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Changing family formation and the practice of family law

The past twenty years have seen rapid demographic changes in family court clientele.  I am seeing fewer divorces among the professional/managerial classes and seeing more out-of-wedlock custody, visitation and child support cases (and fewer married couples) among the working class.  However practitioners, such as myself, cannot be certain whether their anecdotal experience is an accurate reflection of these trends or merely random noise.

Until recently there was very little good sociological research written for non academics on contemporary American family formation and marriage.  However the past few years the National Marriage Project (NMP), a nonpartisan, nonsectarian, and interdisciplinary initiative located at the University of Virginia, has been releasing one or two fascinating sociological studies each year on the modern American family.  These studies research and analyze the health of marriage in America, the social and cultural forces shaping contemporary marriage, and identify strategies to increase marital quality and stability.

In addition to an annual “State of Our Unions,” the NMP produced a 2012 study “The Date Night Opportunity: What Does Couple Time Tell Us About the Potential Value of Date Nights?”  Its most recent study, “Knot Yet: The Benefits and Costs of Delayed Marriage In America” has been the subject of numerous op-ed pieces.  Anyone interested in the future of the American family should find these studies fascinating.

“Knot Yet” comports with what I have been seeing in family court as well as my observations of my peer’s experiences.  Among the trends “Knot Yet” demonstrates:

• The divorce rate is declining for couples in which the wife has a college decree but is increasing for those in which the wife does not

• For women, obtaining a college education and delaying child bearing until marriage is both positively and increasingly correlated with household income, avoiding depression and marital/family stability.

• Female educational attainment is now positively correlated with ever getting married (historically, female educational attainment and marriage were negatively correlated)

• Age of first marriage is rapidly increasing at every educational level (almost three years later than it was 20 years ago)

• The out-of-wedlock child bearing rate is low and barely rising for women with a college degree

• The out-of-wedlock child bearing rate is rapidly increasing for women with lower educational levels

• Cohabiting parents are less likely to remain together over time than are married parents

• For women with college degrees, the average age of first marriage is typically a few years before the average age they first bear children

• For women without college degrees, the average age of first marriage is typically a few years after the average age they first bear children

The study notes what it calls “The Great Crossover.”  While woman at all educational levels are both marrying and having their first child later than they were in the past (with the trend for both increasing over time), the age of first marriage is increasing faster than the age of first birth. Approximately 20 years ago the age for first birth for the average American woman crossed over and became earlier than the age of first marriage.  By 2011, this gap has widened to about a year.  This gap has increased to almost five years for women with less than a high school degree.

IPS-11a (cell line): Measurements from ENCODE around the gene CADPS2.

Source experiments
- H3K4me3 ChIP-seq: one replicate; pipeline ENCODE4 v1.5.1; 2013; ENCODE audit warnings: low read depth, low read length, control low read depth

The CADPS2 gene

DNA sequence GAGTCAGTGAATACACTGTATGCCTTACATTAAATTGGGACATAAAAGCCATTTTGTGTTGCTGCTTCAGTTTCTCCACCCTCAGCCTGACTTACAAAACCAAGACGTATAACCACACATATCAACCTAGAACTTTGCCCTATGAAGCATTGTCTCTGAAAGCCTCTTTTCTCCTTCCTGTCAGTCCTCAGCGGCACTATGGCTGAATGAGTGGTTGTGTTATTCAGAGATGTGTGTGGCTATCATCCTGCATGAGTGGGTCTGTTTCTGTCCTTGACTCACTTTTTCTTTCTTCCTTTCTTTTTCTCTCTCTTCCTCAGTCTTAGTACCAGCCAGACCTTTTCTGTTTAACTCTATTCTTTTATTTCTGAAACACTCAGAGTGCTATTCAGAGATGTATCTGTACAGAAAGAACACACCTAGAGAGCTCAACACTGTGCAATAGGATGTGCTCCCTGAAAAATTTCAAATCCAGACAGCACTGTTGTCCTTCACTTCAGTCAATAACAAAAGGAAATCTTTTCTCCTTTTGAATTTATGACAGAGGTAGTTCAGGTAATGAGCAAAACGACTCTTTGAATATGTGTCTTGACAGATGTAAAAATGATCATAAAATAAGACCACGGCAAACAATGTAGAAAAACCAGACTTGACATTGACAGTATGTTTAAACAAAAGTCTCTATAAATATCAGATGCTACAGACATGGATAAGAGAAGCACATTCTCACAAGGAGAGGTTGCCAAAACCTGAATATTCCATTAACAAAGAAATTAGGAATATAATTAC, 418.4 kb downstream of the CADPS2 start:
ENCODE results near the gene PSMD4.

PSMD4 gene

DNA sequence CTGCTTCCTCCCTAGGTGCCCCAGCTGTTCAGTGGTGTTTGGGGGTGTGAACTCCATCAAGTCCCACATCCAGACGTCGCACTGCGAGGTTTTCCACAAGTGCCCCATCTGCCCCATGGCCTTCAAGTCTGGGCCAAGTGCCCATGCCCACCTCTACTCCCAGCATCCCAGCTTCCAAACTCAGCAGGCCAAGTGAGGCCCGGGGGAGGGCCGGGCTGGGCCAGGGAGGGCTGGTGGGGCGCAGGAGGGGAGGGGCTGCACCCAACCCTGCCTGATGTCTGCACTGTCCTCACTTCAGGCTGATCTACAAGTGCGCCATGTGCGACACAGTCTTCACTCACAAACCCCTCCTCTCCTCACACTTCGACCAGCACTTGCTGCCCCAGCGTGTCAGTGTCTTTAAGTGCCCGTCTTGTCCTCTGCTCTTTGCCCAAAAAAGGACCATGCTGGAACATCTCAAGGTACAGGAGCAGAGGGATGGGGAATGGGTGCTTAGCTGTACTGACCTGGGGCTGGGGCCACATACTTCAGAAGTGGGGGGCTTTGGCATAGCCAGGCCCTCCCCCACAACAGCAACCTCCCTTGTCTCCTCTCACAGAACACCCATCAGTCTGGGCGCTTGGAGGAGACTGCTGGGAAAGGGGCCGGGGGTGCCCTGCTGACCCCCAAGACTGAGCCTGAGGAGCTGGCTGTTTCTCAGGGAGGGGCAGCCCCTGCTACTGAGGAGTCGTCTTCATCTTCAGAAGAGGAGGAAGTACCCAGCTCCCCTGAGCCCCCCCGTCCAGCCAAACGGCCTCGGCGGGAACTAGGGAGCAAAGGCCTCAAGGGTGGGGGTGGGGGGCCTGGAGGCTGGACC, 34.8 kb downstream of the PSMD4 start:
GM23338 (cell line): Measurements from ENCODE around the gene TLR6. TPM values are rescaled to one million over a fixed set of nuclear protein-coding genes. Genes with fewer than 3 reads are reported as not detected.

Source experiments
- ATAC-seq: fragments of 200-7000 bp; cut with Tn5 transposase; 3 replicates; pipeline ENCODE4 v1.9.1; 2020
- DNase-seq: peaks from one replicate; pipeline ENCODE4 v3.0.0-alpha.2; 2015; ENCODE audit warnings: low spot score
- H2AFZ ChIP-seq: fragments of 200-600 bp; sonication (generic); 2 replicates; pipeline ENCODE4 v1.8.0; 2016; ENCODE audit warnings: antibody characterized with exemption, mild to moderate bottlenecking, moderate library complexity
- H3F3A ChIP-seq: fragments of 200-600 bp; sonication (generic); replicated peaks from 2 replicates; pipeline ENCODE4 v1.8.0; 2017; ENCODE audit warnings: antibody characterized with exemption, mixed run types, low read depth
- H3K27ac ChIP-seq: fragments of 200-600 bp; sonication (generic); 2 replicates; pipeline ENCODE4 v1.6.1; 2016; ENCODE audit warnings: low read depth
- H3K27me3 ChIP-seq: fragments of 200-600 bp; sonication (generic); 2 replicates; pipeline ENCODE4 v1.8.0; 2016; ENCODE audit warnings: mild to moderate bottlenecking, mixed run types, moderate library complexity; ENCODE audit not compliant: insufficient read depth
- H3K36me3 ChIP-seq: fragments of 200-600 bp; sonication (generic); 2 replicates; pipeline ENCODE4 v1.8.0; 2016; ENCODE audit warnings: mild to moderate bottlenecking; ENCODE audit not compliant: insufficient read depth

The one counterintuitive–yet, from my experience, accurate–bit of information from this study is that while couples who marry in their early 30’s are slightly less prone to divorce than couples who marry in their mid 20’s, the couples who marry in their mid 20’s remain happier in their marriage over time.  While my peers who married 5-10 later than my wife and I did were more mature when they married, with many of these older couples one or both felt like they were “settling.” Often one of them had some regret about not treating relationships in their early or mid 20’s as potentially marriageable and in hindsight wished they had married someone they had dated previously.

For reason subject to vigorous debate, America has created a marriage culture in which stable family formation is reasonably likely only for those who obtain college degrees and who delay child bearing into (at least) their late 20’s.  Since no culture in history has achieved this educational attainment or been able to delay first birth to such a late age, these trends bode well for college educated spouses who are able to delay child bearing into their late 20’s but bode ill for the stability of many American families.  The NMP’s “Date Night” study provides useful suggestions for sustaining a marriage.  Ironically those most likely to have the resources to follow those suggestions are those least in need of the boost.

What this means for the practice of family law is that we can expect to see fewer divorce and custody cases among the college educated and more custody, visitation and support cases among those without college degrees.  The increasing divorce rate for those without college degrees may be limited in its impact by the decreasing marriage rate within this group.

The view that family court is presiding over the decline of Western Civilization is something I increasing hear from family law attorneys and judges.  I’ve even heard it recently from one of our state’s Supreme Court justices [and no, I’m not saying who].  The trends noted in “Knot Yet” demonstrate why this view is so prevalent.

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